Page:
Funding has been awarded to nine pioneering projects which will help Scottish remanufacturing businesses explore how to make the most efficient use of materials. The Scottish Institute for Remanufacture has awarded a total of £238,360 between a number of companies. Projects involve areas such as logistics in recovering products for remanufacture, material wear, cleaning technologies and end-of- life assessment.
Among the companies receiving funding are Cummins Diesel ReCon for its research into cleaning methods for the removal of carbon residue in high horsepower engines ACS Marine, which is looking to reuse and remanufacture end-of-life shipping assets, and Campers Scotland Ltd manufacturing greener energy campervan components.
“The Scottish Institute for Remanufacture was established to enable collaborative projects between industry and academia that would advance remanufacturing in Scotland,” said Dr J. Balfour from the Scottish Institute of Remanufacture. “We are delighted to see the first projects under way across a range of sectors.”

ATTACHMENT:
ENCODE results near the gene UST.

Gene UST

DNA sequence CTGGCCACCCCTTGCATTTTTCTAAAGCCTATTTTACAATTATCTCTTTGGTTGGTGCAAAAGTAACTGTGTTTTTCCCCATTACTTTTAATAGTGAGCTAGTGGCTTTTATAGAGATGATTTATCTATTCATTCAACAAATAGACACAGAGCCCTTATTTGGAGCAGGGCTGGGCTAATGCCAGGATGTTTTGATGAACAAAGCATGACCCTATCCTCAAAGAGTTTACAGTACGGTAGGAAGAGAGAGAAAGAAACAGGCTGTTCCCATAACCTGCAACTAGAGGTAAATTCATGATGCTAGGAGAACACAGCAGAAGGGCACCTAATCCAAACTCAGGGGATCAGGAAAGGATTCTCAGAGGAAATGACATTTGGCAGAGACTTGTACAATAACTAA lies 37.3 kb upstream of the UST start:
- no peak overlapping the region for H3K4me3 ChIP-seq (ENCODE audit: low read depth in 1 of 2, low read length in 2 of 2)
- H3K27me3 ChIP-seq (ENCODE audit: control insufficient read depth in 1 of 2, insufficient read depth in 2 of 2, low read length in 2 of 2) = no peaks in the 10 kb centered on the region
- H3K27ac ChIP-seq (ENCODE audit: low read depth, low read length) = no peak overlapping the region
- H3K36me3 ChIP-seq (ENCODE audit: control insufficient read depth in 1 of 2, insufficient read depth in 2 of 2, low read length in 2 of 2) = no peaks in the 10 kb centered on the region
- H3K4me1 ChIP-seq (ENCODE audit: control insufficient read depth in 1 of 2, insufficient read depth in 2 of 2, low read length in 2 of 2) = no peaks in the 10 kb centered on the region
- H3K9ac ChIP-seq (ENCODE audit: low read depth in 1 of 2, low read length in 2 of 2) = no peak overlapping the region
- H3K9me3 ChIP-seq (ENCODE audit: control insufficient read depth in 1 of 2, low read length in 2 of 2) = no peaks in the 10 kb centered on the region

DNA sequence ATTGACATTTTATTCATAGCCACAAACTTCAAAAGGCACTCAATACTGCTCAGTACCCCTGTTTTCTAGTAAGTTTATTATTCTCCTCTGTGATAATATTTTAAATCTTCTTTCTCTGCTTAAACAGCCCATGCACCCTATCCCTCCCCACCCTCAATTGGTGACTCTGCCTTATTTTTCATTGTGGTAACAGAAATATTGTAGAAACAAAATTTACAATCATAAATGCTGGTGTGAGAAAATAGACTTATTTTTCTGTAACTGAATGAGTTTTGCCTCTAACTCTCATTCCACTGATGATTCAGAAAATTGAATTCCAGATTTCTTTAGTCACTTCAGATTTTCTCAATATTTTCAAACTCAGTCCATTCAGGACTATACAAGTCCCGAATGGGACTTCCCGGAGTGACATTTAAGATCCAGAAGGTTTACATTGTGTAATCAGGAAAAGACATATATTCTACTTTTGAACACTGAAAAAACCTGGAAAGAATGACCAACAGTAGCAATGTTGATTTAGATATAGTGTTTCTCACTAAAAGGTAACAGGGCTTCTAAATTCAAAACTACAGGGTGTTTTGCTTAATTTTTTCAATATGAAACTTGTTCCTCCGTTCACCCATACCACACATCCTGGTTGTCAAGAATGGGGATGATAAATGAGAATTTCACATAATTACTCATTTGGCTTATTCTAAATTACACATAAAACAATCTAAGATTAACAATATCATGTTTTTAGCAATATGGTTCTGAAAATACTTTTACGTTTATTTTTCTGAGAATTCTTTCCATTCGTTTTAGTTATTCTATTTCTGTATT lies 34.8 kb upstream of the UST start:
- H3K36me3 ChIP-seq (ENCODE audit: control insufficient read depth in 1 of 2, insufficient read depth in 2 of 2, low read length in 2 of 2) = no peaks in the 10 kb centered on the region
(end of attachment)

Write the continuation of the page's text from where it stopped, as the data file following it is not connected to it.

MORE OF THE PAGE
The Scottish remanufacturing industry is starting to feel the benefit from the role reman plays in the circular economy model. As reported in a previous edition of ReMaTecNews, last month the Scottish Government unveiled its first ever circular economy strategy entitled 'Making Things Last’. The strategy identifies four priority areas, which includes remanufacturing, where Scotland is in a position to make rapid progress. First Minister Nicola Sturgeon announced a £70m programme to develop and grow the circular economy in Scotland, as part of a package of measures to boost manufacturing in the country.
“Remanufacturing presents tremendous opportunities for creating jobs, businesses and a sustainable economy in Scotland built on a circular model, where we keep increasingly scarce resources in productive use for as long as possible,” said Iain Gulland, Zero Waste Scotland Chief Executive.